U.S. officials on Saturday signed a peace agreement with the Taliban that we all hope will lead to ultimate U.S. troop withdrawal from Afghanistan. We hope they succeed, and that we finally are able to put an end to the longest and costliest military campaign in our nation’s history.
It won’t be easy, as Wednesday’s U.S. air attack against the Taliban, just four days after the peace deal was signed, indicates. We hope the attack, and the violence that provoked it, is an anomaly, and that the paramilitary group is able to control renegade factions that could sabotage the entire deal.
The agreement began a 14-month deescalation process that includes steps that will prove each side’s commitment along the way. If all steps are taken to both sides’ satisfaction, all U.S. troops could be withdrawn from Afghanistan by May 2021, and the Taliban could become at least part of the country’s governance.
As Wednesday’s exchange indicates, some of those steps might be subject to interpretation. The two sides had agreed to an immediate cessation of hostilities. Taliban forces on Wednesday attacked Afghani government troops — not U.S personnel — in the Helmand province. U.S. Secretary of Defense Mark Esper said the attack violated the agreement, and American warplanes were sent to provide air support for the government troops.
The Afghan government wasn’t part of the peace talks, but one of the conditions called for the Taliban to begin negotiations with the government regarding ultimate peace.
That perhaps will be the biggest challenge to the deal; the Taliban wants to install a Shariah emirate in the country, and could reverse many of the social changes, especially with respect to women’s rights, that have been made over the roughly 19 years of U.S. involvement.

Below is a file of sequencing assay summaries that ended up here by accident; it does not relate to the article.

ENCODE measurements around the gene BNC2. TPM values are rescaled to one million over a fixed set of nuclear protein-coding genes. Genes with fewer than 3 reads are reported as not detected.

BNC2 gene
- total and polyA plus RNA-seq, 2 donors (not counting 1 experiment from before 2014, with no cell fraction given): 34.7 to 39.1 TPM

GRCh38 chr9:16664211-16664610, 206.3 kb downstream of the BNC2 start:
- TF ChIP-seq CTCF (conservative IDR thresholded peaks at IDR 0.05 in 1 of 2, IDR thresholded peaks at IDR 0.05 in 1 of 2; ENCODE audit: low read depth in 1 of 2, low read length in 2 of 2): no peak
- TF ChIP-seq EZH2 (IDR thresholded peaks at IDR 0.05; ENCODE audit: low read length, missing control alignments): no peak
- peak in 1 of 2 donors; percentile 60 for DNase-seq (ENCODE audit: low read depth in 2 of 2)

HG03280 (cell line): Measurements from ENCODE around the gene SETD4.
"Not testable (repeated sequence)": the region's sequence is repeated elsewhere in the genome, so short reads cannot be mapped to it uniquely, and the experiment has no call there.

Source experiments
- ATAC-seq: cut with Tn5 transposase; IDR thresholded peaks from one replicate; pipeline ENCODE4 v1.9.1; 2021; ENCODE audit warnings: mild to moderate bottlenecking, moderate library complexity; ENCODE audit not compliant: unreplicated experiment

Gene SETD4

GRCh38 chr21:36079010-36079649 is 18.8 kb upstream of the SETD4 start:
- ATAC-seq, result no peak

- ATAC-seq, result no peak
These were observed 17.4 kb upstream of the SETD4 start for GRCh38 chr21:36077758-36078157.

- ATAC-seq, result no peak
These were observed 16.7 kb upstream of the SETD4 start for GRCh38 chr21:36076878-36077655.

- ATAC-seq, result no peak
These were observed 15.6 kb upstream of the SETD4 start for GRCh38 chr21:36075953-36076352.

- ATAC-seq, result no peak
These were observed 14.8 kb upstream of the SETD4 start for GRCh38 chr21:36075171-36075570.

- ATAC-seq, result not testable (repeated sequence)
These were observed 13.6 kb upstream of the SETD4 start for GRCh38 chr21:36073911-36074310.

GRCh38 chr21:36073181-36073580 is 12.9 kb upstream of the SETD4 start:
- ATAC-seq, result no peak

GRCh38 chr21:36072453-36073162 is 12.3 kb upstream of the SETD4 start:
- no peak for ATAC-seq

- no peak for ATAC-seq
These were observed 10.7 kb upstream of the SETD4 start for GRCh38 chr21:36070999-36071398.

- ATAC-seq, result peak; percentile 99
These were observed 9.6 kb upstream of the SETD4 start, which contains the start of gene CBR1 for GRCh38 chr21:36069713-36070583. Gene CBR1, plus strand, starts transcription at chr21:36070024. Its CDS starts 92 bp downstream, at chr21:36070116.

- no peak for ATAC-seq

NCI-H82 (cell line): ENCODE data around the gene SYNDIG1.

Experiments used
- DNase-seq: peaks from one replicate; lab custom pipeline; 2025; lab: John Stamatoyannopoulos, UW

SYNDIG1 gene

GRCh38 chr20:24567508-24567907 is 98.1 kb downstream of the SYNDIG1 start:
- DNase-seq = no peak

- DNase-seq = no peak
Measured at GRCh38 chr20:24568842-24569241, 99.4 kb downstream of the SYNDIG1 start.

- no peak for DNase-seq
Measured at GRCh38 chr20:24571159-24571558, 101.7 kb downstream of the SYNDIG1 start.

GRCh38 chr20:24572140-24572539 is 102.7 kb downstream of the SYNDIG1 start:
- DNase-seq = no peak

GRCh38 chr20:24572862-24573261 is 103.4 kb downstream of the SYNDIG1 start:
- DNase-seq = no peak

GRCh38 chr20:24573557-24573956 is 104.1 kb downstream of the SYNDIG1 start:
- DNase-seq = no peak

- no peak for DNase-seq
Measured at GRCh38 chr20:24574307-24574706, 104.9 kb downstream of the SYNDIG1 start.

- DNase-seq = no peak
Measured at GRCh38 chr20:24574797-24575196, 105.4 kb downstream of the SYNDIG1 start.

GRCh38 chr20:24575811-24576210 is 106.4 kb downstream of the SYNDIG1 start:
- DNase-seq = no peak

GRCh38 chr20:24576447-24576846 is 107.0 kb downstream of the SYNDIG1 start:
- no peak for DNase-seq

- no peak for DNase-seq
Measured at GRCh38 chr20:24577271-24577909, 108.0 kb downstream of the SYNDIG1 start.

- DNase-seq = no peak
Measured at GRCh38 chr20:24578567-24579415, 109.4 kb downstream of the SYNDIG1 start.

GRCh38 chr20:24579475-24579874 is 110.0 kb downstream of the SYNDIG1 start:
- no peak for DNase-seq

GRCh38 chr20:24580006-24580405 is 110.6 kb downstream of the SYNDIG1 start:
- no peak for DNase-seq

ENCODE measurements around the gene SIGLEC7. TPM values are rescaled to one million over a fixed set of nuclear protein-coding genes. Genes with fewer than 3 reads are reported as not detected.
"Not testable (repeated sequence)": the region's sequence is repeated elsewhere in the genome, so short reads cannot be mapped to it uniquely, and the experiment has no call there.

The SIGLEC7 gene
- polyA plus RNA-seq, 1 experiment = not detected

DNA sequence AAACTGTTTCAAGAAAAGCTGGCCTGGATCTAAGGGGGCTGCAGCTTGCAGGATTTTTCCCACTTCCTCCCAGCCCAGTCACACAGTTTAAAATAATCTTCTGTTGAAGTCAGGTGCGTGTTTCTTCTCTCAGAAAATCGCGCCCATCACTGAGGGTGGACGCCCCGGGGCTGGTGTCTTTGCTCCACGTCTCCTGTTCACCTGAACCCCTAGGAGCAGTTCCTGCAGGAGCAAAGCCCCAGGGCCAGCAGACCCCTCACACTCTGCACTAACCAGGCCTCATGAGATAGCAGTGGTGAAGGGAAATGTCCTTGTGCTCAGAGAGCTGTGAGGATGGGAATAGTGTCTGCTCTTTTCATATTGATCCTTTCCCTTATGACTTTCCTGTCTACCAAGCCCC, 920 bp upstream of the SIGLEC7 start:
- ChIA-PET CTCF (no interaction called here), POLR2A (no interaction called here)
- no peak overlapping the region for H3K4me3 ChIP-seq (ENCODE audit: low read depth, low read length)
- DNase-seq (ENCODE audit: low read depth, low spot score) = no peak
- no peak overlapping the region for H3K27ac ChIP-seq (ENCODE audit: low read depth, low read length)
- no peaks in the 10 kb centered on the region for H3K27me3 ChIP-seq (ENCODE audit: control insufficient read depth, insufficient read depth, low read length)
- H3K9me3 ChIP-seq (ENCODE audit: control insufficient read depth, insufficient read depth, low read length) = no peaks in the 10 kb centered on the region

Would that threaten U.S. commitment to leave the country? Under the deal, we have pledged to withdraw some 3,400 troops immediately, reducing our deployment roughly to the levels that existed before President Trump took office. We hope that despite Wednesday’s events, we show our commitment to the agreement and pull the troops.
We don’t know what will come of any Taliban talks with the government. Is either side willing to make the concessions necessary to make any powersharing agreement possible?
Moreover, we Americans will have to reconcile our own need to respect the autonomy of other countries against our desire to impose our own social standards upon others — even by force if our elected officials deem it necessary.
The American people are tired of endless wars, as Trump himself said during his presidential campaign. We are tired of sending our sons and daughters into battle for causes that many Americans aren’t sure are ours to defend. That doubt adds to the pain that families and entire communities feel when we lose one of our dedicated troops to the war — one of the most recent being Army Spc. Miguel Angel Villalon of Brownsville, who was killed Jan. 11 in Afghanistan. Dozens of Rio Grande Valley’s finest, and thousands of others across the country, have been willing to fight and die for out country. Let us commit ourselves to making sure those causes are worth dying for.